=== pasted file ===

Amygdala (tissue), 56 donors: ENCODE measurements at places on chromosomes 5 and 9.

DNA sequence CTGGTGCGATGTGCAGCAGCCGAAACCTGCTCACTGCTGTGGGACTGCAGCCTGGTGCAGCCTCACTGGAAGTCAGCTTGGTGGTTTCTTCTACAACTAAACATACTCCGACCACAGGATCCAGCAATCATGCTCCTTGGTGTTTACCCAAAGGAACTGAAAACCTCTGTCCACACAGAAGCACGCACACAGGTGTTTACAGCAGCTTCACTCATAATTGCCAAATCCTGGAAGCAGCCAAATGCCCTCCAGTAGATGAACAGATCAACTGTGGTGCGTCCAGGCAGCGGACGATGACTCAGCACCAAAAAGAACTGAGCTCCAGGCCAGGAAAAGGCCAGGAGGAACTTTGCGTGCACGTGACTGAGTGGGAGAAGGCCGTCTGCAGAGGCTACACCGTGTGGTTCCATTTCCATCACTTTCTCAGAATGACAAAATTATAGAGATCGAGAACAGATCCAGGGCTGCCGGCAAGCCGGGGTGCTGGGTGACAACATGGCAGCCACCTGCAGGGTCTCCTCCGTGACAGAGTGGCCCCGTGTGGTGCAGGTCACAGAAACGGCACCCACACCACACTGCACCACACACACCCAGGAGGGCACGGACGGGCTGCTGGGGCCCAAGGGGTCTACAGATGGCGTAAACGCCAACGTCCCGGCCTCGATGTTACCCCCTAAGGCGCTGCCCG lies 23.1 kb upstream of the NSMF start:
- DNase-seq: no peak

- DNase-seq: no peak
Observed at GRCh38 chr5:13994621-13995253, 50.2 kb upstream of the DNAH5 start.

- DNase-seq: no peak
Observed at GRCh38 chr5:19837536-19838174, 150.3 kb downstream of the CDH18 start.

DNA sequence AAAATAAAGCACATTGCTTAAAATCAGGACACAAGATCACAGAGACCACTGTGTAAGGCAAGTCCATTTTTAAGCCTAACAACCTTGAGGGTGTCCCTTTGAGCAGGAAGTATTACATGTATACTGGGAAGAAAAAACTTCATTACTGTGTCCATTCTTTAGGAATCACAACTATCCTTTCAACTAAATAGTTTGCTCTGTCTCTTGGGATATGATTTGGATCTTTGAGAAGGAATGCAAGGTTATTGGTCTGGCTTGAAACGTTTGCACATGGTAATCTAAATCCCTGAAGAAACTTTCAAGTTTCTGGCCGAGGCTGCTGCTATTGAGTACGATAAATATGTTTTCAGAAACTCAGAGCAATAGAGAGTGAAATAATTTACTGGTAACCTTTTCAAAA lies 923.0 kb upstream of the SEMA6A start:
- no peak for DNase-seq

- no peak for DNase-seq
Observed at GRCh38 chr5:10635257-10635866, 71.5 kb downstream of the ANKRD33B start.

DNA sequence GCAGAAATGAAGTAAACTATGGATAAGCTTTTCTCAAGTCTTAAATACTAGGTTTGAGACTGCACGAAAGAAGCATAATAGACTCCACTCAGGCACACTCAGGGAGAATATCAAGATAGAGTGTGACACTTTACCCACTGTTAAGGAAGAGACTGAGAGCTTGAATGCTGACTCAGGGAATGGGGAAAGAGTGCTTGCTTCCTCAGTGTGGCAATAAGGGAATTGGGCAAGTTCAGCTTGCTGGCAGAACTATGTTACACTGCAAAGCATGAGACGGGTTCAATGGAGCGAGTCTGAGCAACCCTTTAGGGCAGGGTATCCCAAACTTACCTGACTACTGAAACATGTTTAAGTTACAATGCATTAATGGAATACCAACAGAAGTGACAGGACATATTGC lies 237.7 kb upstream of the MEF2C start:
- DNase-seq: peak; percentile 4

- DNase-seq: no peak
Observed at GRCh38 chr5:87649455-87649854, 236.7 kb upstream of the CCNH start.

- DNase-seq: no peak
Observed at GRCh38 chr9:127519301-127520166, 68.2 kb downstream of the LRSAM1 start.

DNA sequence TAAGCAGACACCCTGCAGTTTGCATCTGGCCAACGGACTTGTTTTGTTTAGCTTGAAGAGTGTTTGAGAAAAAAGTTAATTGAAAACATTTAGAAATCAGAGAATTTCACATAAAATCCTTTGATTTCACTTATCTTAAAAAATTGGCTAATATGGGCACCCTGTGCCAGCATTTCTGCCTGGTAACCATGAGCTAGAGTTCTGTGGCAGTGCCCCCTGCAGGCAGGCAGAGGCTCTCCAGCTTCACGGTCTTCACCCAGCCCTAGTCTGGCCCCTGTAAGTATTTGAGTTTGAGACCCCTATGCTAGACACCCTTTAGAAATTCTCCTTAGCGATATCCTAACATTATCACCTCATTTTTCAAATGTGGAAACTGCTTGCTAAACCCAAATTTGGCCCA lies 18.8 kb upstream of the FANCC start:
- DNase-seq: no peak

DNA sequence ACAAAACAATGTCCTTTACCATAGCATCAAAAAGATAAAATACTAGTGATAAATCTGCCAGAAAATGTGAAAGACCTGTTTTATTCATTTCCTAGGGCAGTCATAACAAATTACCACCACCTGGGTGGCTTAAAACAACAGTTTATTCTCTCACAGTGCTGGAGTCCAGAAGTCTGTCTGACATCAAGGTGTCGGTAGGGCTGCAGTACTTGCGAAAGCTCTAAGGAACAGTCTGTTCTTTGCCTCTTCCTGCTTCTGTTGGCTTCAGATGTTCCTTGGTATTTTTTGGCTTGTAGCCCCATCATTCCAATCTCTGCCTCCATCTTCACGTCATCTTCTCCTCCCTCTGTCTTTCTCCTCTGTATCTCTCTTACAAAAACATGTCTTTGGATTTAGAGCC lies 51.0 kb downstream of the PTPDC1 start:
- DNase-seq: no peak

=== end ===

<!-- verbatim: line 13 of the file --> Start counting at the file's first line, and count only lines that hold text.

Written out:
- DNase-seq: peak; percentile 4